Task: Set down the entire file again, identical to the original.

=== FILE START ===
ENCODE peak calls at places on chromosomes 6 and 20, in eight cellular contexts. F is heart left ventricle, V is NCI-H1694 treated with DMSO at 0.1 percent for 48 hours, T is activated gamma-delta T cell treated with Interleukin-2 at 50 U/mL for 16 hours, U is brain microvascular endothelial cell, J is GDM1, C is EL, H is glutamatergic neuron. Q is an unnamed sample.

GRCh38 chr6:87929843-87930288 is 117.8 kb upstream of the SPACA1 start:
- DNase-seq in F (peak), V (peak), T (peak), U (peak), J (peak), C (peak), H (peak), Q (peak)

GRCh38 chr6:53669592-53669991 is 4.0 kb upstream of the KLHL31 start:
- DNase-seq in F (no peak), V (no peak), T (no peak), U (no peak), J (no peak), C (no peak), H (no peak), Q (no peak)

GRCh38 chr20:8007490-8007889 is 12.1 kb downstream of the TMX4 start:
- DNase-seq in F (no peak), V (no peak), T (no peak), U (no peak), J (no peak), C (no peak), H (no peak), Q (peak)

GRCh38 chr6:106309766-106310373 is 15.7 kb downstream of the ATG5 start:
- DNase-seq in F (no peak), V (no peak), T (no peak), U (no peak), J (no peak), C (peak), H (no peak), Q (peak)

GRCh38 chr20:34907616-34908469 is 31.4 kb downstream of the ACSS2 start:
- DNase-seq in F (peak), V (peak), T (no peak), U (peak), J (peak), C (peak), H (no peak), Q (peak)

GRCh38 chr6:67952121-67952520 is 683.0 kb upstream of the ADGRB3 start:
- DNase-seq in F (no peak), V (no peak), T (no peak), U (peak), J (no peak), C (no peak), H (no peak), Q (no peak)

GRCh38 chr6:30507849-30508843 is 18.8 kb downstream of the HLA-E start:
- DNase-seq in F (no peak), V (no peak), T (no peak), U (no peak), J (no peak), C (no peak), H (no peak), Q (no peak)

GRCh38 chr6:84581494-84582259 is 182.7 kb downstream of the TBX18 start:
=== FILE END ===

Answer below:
ENCODE peak calls at places on chromosomes 6 and 20, in eight cellular contexts. F is heart left ventricle, V is NCI-H1694 treated with DMSO at 0.1 percent for 48 hours, T is activated gamma-delta T cell treated with Interleukin-2 at 50 U/mL for 16 hours, U is brain microvascular endothelial cell, J is GDM1, C is EL, H is glutamatergic neuron. Q is an unnamed sample.

GRCh38 chr6:87929843-87930288 is 117.8 kb upstream of the SPACA1 start:
- DNase-seq in F (peak), V (peak), T (peak), U (peak), J (peak), C (peak), H (peak), Q (peak)

GRCh38 chr6:53669592-53669991 is 4.0 kb upstream of the KLHL31 start:
- DNase-seq in F (no peak), V (no peak), T (no peak), U (no peak), J (no peak), C (no peak), H (no peak), Q (no peak)

GRCh38 chr20:8007490-8007889 is 12.1 kb downstream of the TMX4 start:
- DNase-seq in F (no peak), V (no peak), T (no peak), U (no peak), J (no peak), C (no peak), H (no peak), Q (peak)

GRCh38 chr6:106309766-106310373 is 15.7 kb downstream of the ATG5 start:
- DNase-seq in F (no peak), V (no peak), T (no peak), U (no peak), J (no peak), C (peak), H (no peak), Q (peak)

GRCh38 chr20:34907616-34908469 is 31.4 kb downstream of the ACSS2 start:
- DNase-seq in F (peak), V (peak), T (no peak), U (peak), J (peak), C (peak), H (no peak), Q (peak)

GRCh38 chr6:67952121-67952520 is 683.0 kb upstream of the ADGRB3 start:
- DNase-seq in F (no peak), V (no peak), T (no peak), U (peak), J (no peak), C (no peak), H (no peak), Q (no peak)

GRCh38 chr6:30507849-30508843 is 18.8 kb downstream of the HLA-E start:
- DNase-seq in F (no peak), V (no peak), T (no peak), U (no peak), J (no peak), C (no peak), H (no peak), Q (no peak)

GRCh38 chr6:84581494-84582259 is 182.7 kb downstream of the TBX18 start: